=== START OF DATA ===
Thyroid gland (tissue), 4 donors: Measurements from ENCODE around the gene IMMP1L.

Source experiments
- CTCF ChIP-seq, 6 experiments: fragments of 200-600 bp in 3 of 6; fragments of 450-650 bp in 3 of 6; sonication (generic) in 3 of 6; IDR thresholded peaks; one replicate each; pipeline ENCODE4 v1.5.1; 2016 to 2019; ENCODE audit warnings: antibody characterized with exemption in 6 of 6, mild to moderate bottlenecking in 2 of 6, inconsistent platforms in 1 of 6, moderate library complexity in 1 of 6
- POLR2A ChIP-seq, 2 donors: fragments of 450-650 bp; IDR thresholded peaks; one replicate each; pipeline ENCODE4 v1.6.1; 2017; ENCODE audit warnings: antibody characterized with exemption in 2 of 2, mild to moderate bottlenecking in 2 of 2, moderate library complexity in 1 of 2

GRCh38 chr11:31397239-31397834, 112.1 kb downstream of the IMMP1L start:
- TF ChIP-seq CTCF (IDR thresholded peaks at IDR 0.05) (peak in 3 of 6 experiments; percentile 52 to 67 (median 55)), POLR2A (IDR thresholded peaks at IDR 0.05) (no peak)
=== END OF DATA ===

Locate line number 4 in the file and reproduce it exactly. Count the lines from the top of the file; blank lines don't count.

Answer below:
- POLR2A ChIP-seq, 2 donors: fragments of 450-650 bp; IDR thresholded peaks; one replicate each; pipeline ENCODE4 v1.6.1; 2017; ENCODE audit warnings: antibody characterized with exemption in 2 of 2, mild to moderate bottlenecking in 2 of 2, moderate library complexity in 1 of 2